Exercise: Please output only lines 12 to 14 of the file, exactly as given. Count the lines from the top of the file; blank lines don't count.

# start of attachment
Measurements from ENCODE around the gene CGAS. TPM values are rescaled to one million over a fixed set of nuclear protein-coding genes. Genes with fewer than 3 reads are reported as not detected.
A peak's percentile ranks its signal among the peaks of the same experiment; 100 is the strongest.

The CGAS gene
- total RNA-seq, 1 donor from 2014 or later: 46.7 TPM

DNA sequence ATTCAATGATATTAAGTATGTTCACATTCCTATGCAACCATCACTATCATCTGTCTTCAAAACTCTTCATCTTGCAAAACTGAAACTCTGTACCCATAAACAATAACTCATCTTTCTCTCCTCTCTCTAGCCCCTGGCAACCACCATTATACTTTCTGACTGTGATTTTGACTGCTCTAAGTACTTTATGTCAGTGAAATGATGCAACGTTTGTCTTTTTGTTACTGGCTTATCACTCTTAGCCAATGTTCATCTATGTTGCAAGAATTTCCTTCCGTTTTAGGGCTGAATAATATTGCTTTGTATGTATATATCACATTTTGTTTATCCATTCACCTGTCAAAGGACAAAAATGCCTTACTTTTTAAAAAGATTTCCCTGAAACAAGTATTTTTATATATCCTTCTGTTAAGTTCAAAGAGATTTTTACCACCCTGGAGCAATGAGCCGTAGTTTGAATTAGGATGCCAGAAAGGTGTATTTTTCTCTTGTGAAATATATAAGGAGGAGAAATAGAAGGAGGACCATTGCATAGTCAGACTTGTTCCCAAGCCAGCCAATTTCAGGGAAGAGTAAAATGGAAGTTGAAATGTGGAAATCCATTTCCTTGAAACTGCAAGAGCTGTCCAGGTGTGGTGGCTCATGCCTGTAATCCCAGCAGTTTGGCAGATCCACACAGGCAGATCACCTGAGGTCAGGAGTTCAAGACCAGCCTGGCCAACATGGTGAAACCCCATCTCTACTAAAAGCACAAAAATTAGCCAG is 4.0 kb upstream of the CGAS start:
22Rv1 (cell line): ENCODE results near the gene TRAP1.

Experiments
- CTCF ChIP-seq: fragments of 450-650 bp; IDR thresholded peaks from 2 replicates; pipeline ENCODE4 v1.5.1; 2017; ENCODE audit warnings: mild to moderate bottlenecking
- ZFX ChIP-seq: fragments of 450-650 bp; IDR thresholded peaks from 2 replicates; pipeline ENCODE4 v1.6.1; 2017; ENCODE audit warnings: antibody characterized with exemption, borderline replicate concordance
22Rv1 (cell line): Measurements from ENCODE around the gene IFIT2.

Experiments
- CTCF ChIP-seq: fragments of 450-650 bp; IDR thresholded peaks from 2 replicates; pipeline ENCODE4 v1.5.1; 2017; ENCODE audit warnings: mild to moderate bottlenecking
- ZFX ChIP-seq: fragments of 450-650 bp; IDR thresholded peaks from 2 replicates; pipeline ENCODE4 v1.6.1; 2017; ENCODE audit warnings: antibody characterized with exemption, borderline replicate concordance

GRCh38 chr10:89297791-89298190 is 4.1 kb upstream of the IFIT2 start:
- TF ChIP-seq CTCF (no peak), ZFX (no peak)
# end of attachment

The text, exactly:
- CTCF ChIP-seq: fragments of 450-650 bp; IDR thresholded peaks from 2 replicates; pipeline ENCODE4 v1.5.1; 2017; ENCODE audit warnings: mild to moderate bottlenecking
- ZFX ChIP-seq: fragments of 450-650 bp; IDR thresholded peaks from 2 replicates; pipeline ENCODE4 v1.6.1; 2017; ENCODE audit warnings: antibody characterized with exemption, borderline replicate concordance

GRCh38 chr10:89297791-89298190 is 4.1 kb upstream of the IFIT2 start: